The sedition trial of Malaysian cartoonist Zunar has been delayed yet again to April 7, he reported via Twitter this week. After multiple delays while a separate challenge to the country’s Sedition Act is pending, the trial had been set to begin yesterday. If convicted on the nine counts of sedition for statements he made on Twitter, Zunar could face up to 43 years in prison.
The sedition charges stem from statements that Zunar made on Twitter last February following the sentencing of opposition leader Anwar Ibrahim on a trumped-up sodomy charge. The cartoonist hinted that the judiciary in that trial had been subject to political pressure or bribery, observing that “the lackeys in black robes are proud of their sentences. The reward from political masters must be plenty.” He then exchanged Twitter barbs — and a cartoon — with Inspector-General of Police Khalid Abu Bakar as officers were en route to arrest him.
A previous challenge from law professor Azmi Sharom, also charged with sedition, held up the start of Zunar’s own trial for several months. Azmi’s legal team had argued that the Sedition Act should be invalid since it predates the Malaysian constitution and independence from British colonial rule. In December, however, a five-judge Federal Court panel ruled that the law would remain in force. Dissenters like Zunar and Azmi say that Prime Minister Najib Razak’s government has selectively used the Sedition Act as a tool to silence opposition. Last month Attorney General Mohamed Apandi Ali withdrew the sedition charge against Azmi, which had been pending since 2014.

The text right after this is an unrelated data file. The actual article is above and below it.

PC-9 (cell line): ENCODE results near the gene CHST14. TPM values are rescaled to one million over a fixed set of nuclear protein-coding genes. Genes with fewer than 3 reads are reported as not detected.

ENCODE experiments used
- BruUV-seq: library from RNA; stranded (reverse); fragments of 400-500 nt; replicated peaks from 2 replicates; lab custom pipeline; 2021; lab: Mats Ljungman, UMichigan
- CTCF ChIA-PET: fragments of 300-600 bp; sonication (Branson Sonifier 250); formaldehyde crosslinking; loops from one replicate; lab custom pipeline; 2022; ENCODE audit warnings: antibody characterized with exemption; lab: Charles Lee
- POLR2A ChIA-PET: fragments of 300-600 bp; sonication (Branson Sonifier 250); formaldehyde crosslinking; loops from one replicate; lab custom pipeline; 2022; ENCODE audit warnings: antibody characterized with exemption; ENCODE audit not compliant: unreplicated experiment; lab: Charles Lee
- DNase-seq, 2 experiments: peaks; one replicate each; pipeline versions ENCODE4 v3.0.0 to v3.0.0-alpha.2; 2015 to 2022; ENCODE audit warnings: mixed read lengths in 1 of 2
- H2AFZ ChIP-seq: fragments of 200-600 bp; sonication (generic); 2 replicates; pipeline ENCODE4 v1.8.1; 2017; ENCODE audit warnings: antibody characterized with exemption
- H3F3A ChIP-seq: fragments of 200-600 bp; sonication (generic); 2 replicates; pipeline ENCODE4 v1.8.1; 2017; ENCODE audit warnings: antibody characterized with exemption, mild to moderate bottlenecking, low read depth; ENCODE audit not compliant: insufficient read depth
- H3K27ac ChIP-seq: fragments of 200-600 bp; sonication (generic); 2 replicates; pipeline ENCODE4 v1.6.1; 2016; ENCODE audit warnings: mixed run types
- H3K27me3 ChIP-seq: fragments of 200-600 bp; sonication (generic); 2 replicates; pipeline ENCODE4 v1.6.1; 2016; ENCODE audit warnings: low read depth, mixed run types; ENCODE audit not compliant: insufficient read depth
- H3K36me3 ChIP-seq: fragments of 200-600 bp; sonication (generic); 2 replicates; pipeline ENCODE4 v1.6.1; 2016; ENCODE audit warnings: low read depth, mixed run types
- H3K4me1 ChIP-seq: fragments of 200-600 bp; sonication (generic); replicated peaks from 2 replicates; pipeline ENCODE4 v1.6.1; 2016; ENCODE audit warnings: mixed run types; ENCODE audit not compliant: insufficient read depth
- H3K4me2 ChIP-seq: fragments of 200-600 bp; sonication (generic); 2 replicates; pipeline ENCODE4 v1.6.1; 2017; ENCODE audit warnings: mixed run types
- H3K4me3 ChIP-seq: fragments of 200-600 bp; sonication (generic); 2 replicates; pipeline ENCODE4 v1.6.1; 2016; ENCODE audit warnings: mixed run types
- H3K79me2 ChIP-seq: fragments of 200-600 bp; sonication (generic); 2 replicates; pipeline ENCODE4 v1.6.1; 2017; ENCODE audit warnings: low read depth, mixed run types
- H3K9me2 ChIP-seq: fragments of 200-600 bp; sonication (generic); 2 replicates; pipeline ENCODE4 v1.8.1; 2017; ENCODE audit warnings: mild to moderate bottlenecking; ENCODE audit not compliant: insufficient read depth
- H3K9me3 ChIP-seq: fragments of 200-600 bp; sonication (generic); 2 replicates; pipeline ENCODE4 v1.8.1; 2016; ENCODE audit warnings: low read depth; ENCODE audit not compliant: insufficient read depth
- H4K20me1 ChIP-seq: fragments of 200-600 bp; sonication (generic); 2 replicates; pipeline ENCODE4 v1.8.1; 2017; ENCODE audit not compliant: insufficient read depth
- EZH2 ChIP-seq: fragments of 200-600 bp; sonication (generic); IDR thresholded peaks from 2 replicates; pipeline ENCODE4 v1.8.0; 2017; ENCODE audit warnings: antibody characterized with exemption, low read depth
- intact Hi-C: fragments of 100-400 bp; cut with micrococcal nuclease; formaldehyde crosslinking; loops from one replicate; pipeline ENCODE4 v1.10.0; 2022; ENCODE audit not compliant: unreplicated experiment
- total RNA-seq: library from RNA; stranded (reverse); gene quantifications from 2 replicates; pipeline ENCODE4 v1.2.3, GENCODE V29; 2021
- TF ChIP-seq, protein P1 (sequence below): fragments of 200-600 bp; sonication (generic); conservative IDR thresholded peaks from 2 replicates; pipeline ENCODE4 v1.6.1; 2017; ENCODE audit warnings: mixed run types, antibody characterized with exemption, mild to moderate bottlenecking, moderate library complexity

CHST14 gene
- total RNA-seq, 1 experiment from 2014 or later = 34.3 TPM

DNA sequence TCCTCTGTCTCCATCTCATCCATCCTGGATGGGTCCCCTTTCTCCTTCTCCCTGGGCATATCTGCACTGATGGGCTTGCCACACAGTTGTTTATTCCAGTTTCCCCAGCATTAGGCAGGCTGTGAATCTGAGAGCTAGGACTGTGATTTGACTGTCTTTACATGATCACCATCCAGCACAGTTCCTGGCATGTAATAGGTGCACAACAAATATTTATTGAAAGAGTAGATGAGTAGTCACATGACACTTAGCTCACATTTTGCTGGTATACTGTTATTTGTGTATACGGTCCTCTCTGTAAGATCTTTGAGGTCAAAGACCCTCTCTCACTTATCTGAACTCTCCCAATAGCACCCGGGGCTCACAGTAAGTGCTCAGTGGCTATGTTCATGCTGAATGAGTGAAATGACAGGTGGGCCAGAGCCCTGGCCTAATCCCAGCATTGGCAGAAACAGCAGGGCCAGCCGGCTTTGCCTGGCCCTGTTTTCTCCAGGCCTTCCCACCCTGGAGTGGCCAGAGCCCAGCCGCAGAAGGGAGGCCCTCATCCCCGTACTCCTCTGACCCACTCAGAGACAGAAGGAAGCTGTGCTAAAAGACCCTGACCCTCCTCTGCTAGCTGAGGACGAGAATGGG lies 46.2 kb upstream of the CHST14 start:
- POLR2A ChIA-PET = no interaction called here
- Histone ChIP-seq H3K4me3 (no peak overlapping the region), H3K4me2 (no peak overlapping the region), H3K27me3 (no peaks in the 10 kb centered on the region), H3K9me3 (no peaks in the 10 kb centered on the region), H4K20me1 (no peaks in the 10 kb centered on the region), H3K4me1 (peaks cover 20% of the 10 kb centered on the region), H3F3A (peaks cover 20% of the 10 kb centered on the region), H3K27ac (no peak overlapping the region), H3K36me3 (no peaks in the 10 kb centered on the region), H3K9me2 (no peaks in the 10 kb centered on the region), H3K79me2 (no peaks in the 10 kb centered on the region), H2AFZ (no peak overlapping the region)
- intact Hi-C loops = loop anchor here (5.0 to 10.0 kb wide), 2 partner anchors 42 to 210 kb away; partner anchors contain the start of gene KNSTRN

Zunar’s trial was originally set to begin on May 20, 2015, but has now been delayed four times while courts await decisions on the Sedition Act challenges. Given this history, we wouldn’t be terribly surprised if April 7 also comes and goes with no judicial action, but we’ll be watching nonetheless! In the meantime, please take a moment to sign the International Federation of Journalists’ petition calling on the government to drop the charges. Cartoonists Rights Network International also provides a convenient form letter to send to Malaysian embassies.
Contributing Editor Maren Williams is a reference librarian who enjoys free speech and rescue dogs.